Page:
Our round up of stories that you might have missed this week include the Mouxit, smart bins and stupid people, an underground bike station, SBB double deckers and a two decade old murder.
As usual, we have tried to give you a good amount of information about the story and a link so you can follow up on it, if you want.
Mouxit back on?
In 2017, nearly 52% of voters in the Swiss town of French-speaking Moutier chose to leave the mostly German-speaking canton Bern in favour of canton Jura (mostly French-speaking). The incident, dubbed ‘Mouxit’ by the Swiss press given its similarities to Brexit, was labelled a “political earthquake” and a “mess” in the media.
In November this year, the results of this 2017 referendum were declared invalid, amid allegations of improper propaganda by commune authorities as well as electoral tourism and possible vote rigging. Bernese authorities responded by saying Moutier’s switch from the canton of Bern to Jura was now impossible.
But, in another twist to the tale, Moutier has this week confirmed that it will appeal the decision to annul the vote. The town’s council intends to take the case to the cantonal administrative court and possibly to the Swiss Supreme Court; saying the decision to annul the vote was politically motivated. Judges are expected to take at least two years to reach a verdict on this – meaning the fate of Moutier has been put on hold.
Cold case starts to heat up
Police have arrested a car salesman who they suspect may have murdered an Egyptian diplomat in Geneva – 23 years ago. After years of searching, investigators dropped the case (which first made headlines in November 1995) almost ten years ago in 2009. But new technology has seen it reopened as DNA traces, found on the murder weapon, can now be linked to a suspect who is known to police for several thefts.
People are “too stupid” to use high-tech bins
State of the art rubbish bins have been installed along the banks of the lower Rhine river in Basel in an on-going experiment to test their value. The new bins contain an integrated press that allows users to use their feet to reduce space and maximise the amount that the bin can store.
While the idea might sound good, critics have pointed out that it would be even better if the bin could pick up rubbish as most people are “unfortunately too stupid” to use the technology correctly.
Basel is known for its litter problems but they are usually more prevalent in summer. The test will continue before a decision is made on their success and whether they are an efficient use of tax payers money.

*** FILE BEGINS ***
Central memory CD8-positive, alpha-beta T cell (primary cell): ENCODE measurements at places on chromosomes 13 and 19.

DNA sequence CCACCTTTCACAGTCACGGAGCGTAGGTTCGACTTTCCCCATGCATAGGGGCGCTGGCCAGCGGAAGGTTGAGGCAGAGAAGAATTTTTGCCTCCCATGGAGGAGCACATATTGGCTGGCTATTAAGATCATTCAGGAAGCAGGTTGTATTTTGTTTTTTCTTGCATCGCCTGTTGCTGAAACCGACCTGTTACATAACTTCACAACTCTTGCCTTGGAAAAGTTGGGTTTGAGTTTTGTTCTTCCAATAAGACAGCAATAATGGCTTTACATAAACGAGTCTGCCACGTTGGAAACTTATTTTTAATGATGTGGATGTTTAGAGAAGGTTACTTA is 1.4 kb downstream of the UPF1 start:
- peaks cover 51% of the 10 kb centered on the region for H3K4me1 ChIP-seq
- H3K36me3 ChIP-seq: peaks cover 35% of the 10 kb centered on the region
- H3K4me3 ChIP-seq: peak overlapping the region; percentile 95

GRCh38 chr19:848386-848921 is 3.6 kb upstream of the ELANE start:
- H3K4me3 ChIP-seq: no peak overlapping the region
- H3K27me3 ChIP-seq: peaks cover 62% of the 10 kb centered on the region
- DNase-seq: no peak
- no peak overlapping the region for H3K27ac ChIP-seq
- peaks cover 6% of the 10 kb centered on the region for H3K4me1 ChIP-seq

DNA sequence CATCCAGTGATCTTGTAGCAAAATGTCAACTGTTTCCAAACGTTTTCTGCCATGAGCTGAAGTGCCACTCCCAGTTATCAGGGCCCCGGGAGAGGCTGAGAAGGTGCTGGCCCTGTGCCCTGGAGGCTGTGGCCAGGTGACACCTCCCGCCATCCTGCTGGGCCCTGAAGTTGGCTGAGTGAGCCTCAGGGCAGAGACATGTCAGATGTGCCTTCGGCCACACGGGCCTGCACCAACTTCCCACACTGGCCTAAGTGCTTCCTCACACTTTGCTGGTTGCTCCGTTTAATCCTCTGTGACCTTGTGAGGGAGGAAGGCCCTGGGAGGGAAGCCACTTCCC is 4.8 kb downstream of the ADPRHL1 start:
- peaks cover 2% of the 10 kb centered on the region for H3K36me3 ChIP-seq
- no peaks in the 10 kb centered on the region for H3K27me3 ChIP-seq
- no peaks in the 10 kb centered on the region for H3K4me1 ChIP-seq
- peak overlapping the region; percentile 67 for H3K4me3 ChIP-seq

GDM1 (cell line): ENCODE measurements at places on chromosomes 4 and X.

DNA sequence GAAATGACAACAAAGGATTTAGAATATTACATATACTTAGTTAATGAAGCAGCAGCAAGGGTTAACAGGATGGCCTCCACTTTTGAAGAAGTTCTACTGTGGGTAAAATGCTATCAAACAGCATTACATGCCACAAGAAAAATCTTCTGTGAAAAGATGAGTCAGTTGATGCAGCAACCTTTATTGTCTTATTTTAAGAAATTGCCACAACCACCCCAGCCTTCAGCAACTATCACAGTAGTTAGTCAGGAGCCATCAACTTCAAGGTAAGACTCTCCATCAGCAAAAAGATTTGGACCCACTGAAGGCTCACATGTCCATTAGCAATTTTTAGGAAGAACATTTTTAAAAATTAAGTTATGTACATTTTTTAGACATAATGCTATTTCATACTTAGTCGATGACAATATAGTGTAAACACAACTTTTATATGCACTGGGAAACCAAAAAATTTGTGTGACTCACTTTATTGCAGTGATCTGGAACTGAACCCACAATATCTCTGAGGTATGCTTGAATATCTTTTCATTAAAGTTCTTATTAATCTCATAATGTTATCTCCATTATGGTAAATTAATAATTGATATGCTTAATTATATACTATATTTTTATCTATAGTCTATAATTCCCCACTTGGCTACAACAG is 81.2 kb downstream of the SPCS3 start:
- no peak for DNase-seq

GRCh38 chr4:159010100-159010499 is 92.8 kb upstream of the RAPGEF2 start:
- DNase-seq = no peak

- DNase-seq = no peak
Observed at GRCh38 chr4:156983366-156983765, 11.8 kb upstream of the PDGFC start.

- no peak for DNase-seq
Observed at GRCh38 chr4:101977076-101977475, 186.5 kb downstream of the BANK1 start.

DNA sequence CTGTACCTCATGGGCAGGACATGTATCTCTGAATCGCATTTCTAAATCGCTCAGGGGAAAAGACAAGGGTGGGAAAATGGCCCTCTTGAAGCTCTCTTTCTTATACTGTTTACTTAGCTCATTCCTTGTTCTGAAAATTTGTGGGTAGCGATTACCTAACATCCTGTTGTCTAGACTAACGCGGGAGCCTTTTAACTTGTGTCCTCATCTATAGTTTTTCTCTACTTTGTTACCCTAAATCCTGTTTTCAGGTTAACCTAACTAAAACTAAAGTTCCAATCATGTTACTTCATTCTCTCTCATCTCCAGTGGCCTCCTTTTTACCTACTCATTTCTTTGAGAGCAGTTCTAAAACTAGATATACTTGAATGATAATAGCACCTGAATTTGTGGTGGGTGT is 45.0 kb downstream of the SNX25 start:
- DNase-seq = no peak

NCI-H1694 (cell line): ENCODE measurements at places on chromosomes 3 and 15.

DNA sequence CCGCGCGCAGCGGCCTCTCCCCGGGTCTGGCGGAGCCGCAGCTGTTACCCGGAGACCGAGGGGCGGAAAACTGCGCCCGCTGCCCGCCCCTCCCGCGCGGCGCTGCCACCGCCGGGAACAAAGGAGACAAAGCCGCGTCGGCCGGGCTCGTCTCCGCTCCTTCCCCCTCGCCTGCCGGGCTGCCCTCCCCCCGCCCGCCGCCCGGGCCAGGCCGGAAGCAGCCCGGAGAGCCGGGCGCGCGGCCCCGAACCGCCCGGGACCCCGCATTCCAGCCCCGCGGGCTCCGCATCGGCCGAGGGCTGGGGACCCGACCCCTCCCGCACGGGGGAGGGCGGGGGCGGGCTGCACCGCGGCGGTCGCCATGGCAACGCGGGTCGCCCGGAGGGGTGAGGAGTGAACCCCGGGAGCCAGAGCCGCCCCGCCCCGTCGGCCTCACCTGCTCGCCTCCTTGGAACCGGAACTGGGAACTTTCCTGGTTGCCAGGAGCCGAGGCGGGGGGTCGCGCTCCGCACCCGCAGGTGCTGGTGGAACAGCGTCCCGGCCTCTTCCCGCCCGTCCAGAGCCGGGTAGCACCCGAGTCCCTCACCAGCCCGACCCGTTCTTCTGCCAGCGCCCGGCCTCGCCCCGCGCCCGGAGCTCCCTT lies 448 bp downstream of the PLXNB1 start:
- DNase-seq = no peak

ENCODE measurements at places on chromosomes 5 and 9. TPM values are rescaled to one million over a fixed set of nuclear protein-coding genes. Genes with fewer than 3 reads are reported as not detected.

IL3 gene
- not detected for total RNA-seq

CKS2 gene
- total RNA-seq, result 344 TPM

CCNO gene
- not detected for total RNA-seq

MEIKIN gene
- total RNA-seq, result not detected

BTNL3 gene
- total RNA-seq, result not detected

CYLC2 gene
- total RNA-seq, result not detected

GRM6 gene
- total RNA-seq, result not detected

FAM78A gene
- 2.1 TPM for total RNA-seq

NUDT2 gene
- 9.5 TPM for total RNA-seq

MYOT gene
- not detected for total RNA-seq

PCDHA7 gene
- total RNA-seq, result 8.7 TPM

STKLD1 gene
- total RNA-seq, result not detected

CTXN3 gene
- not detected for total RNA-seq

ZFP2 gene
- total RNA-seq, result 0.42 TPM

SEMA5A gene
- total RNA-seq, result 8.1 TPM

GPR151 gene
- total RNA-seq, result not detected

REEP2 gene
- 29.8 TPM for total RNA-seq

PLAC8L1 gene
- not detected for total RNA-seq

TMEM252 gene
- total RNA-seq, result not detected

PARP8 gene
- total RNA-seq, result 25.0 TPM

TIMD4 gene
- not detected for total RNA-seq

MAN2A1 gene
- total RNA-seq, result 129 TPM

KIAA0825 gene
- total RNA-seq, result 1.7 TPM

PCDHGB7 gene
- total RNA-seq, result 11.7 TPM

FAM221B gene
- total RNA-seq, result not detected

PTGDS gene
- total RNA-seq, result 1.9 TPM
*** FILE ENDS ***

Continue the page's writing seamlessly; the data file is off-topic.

Lucerne wants underground bicycle station
The city of Lucerne’s Bahnhoffstrasse will undergo a significant redesign over the coming years as authorities want to install an underground bike station near the front of the train station, capable of holding 1100 bikes. The bike-park should be ready by 2023 and will cost 13.45 million CHF. The necessary redesigning of Bahnhoffstrasse will cost another 6.2 million CHF.
The announcement, made on Thursday, is part of wider plans to renovate Bahnhofstrasse. This comes following a 2013 vote which approved the initiative in an attempt to reduce congestion. Detractors have criticised the amount of time the project is scheduled to take, as originally the changes should have been made by 2019.
Spider art stolen from telephone booth
Thieves made off with a 3000CHF piece of installation art in Chur last weekend. The work, titled “Versponnen” (which can be translated as ‘weird’, ‘eccentric’, ‘meditative’ and ‘spun’) was made up of 11 spider-themed pieces in a former telephone booth.
The artist who created the piece, Kerstin Heinze-Grohmann has appealed for information regarding the theft on Facebook.
“It is sad that people enrich themselves at the expense of others by destroying and stealing art,” she said “The whole telephone booth was cleared. The thieves would have known what they were doing, because all the objects have been cleanly removed.”
The artist has contacted the police but says she just wants the work back, and has given the thieves a deadline of November 18 to return it to the phone booth or to contact her and hand it back over.
SBB get double decker green light
SBB has provided the necessary evidence to suggest that double decker trains are safe to operate. Despite objections from disabled users, the Federal Office of Transport has now ruled in favour of the plans to introduce 62 new double decker trains. Swiss Federal Railways must now schedule the commissioning of the trains and assess operational reliability.
The decision comes after disabled people organisation “Inclusion Handicap” appealed to the Federal Administrative Court against a license granting SBB to use the double decker trains initially for two years. The group is worried that unaccompanied travellers with disabilities would be unable to use the new trains, particularly because of the new entrances.
There are 15 issues that Inclusion Handicap have raised but out-of-court settlements have been reached with four of these issues. The Federal Administrative Court will rule on the remaining 11 issues.
About the author: Matthew Johnson
Matthew Johnson, a small tech business owner retired and found his passion in journalism.